A look at the successes of the andrew jacksons presidency

Continue to article content He was a slave owner, hostile to the forces of abolitionism that were rising in America.

A look at the successes of the andrew jacksons presidency

Edited and updated by Steven Case, March 15, - June 8, Without union our independence and liberty would never have been achieved; without union they never can be maintained.

The loss of liberty, of all good government, of peace, plenty, and happiness, must inevitably follow a dissolution of the Union. Jackson's parents lived in North Carolina but historians debate on which side of the state line the birth took place.

Jackson was the third child and third son of Scots-Irish parents. His father, also named Andrew, died as the result of a logging accident just a few weeks before the future president was born.

Jackson's mother, Elizabeth "Betty" Hutchison Jackson, was by all accounts a strong, independent woman. After her husband's death she raised her three sons at the South Carolina home of one of her sisters. The American Revolution The Declaration of Independence was signed when young Andrew was nine years old and at thirteen he joined the Continental Army as a courier.

The Revolution took a toll on the Jackson family. All three boys saw active service. One of Andrew's older brothers, Hugh, died after the Battle of Stono Ferry, South Carolina inand two years later Andrew and his other brother Robert were taken prisoner for a few weeks in April While they were captives a British officer ordered them to clean his boots.

The boys refused, the officer struck them with his sword and Andrew's hand was cut to the bone. Because of his ill treatment Jackson harbored a bitter resentment towards the British until his death.

Both brothers contracted smallpox during their imprisonment and Robert was dead within days of their release. Later that year Betty Jackson went to Charleston to nurse American prisoners of war. Shortly after she arrived Mrs.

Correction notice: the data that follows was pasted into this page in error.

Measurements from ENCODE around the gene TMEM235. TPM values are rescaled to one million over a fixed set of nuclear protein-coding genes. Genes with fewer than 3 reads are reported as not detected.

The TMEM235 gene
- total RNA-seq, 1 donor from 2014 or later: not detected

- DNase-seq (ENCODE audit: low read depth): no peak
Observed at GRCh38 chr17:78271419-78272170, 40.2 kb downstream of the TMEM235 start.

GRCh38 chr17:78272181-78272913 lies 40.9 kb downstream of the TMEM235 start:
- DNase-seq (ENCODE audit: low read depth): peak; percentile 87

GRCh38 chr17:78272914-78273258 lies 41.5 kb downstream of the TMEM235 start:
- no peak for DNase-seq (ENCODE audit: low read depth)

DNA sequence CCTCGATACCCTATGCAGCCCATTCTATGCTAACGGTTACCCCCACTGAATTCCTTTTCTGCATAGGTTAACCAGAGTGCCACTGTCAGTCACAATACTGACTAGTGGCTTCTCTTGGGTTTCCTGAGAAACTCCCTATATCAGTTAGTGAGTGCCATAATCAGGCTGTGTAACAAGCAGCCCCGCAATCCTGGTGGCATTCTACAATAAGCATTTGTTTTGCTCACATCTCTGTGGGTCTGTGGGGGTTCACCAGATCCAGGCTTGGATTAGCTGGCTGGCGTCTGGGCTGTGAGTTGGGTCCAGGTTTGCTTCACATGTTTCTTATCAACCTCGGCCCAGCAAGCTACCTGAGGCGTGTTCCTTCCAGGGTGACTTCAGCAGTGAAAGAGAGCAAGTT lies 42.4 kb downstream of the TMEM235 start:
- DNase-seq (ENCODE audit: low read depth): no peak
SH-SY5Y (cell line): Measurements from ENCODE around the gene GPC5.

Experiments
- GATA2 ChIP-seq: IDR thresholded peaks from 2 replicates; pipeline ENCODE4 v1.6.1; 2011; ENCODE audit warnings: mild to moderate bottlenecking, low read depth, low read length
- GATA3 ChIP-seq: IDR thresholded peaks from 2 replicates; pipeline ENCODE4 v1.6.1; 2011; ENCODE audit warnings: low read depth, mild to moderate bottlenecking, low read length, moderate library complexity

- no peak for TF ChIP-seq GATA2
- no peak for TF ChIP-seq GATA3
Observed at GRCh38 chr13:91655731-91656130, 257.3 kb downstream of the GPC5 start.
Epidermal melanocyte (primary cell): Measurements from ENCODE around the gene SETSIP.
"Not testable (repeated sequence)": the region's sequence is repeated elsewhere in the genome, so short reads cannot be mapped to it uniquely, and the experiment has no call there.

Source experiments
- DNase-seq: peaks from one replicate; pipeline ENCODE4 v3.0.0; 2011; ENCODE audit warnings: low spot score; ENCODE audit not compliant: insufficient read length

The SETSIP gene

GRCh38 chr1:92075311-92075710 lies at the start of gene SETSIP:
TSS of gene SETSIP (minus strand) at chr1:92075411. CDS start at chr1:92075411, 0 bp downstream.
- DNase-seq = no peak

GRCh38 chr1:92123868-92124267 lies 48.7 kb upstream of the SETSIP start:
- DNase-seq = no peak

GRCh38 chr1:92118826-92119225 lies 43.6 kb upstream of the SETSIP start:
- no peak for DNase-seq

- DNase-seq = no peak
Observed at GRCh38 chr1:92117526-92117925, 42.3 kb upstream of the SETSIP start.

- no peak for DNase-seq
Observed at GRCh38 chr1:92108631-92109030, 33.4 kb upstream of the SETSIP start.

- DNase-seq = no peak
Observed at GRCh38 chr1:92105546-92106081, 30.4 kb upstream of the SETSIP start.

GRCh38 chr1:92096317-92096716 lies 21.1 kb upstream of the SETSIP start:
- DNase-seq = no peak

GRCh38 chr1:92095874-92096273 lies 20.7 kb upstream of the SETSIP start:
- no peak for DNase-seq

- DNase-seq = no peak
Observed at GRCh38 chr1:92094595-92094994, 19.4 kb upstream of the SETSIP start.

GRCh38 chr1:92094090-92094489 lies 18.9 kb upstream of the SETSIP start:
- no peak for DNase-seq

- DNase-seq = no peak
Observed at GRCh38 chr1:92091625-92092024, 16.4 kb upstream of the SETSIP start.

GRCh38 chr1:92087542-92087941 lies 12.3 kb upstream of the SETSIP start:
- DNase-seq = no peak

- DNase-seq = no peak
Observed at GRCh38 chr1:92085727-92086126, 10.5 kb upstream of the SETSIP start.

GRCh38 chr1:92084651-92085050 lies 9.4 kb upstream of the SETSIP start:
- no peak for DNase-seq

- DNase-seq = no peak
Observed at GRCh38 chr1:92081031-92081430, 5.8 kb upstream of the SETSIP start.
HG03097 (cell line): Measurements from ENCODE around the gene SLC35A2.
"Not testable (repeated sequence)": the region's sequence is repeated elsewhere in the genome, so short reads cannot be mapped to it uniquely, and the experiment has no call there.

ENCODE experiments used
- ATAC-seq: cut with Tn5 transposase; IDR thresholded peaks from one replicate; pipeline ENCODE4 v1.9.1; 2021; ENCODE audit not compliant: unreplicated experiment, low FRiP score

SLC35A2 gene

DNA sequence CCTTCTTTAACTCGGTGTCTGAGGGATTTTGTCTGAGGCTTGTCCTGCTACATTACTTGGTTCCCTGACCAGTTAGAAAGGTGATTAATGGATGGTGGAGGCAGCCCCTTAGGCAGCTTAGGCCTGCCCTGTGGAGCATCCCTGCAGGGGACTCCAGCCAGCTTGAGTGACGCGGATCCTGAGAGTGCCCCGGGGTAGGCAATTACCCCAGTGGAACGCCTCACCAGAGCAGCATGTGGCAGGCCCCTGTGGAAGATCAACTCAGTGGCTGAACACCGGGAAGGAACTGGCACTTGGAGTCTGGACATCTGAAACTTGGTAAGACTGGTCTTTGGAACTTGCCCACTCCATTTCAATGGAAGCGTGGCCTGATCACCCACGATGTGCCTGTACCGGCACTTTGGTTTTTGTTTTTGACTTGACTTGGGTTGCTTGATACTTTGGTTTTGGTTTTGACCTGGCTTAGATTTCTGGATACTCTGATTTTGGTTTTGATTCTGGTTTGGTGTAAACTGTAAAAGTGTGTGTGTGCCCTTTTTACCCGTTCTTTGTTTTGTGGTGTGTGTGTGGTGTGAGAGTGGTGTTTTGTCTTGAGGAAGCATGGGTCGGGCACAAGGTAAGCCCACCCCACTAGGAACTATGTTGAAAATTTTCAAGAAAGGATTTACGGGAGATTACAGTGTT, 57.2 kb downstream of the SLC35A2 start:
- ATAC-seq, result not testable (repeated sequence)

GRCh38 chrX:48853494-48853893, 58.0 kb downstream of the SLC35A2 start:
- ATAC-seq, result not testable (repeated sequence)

A look at the successes of the andrew jacksons presidency

Jackson fell ill with either ship fever or cholera and died. Andrew found himself an orphan and an only child at fourteen. Jackson spent most of the next year and a half living with relatives and for six of those months was apprenticed to a saddle maker.

Public Career After the war Jackson taught school briefly, but he didn't like it and decided to practice law instead.

Inwhen he was seventeen, he went to Salisbury, North Carolina where he studied law for several years. He was admitted to the North Carolina Bar in September and the following spring began his public career with an appointment as prosecuting officer for the Superior Court in Nashville, Tennessee, which at that time was a part of the Western District of North Carolina.

In June Tennessee was separated from North Carolina and admitted to the Union as the sixteenth state. Jackson was soon afterward elected the new state's first congressman. The following year the Tennessee legislature elected him a U. After his resignation Jackson came home and served for six years as a judge on the Tennessee Supreme Court.

Jackson's military career, which had begun in the Revolution, continued in when he was elected major general of the Tennessee militia. Inafter several devastating campaigns against Native Americans in the Creek War, he was finally promoted to major general in the regular army.

Jackson also later led troops during the First Seminole War in Florida.Facts, information and articles about Andrew Jackson, the 7th US President Andrew Jackson Facts Born March 15, Died June 8, Spouse Rachel Jackson Accomplishments 7th President of the United States In Office March 4, – March 4, Vice President John C.

Calhoun () Martin Van Buren () Other Notable Facts Served . Martin Van Buren was appointed Secretary of State by President Andrew Jackson on March 6, Van Buren served in that capacity from March 28, , to March 23, He was an astute career politician who approached foreign affairs with caution.

History Dept. Keep Andrew Jackson on the $ Critics of the current $20 bill forget the president who made American democracy democratic. At least three times in American history, we have elected presidents with radical, revolutionary agendas: Andrew Jackson in , Franklin Roosevelt in , and Donald Trump in Villain Andrew Jackson had a good heart, but he made selfish choices during his presidency.

The Spoil System Jackson's approach to government was very straight forward. He got rid of the people he didn't like, and hired people who did whatever he said.

Events and Accomplishments of Andrew Jackson's Presidency Jackson was an active executive who vetoed more bills than all previous presidents. He believed in .

Jackson, Andrew | NCpedia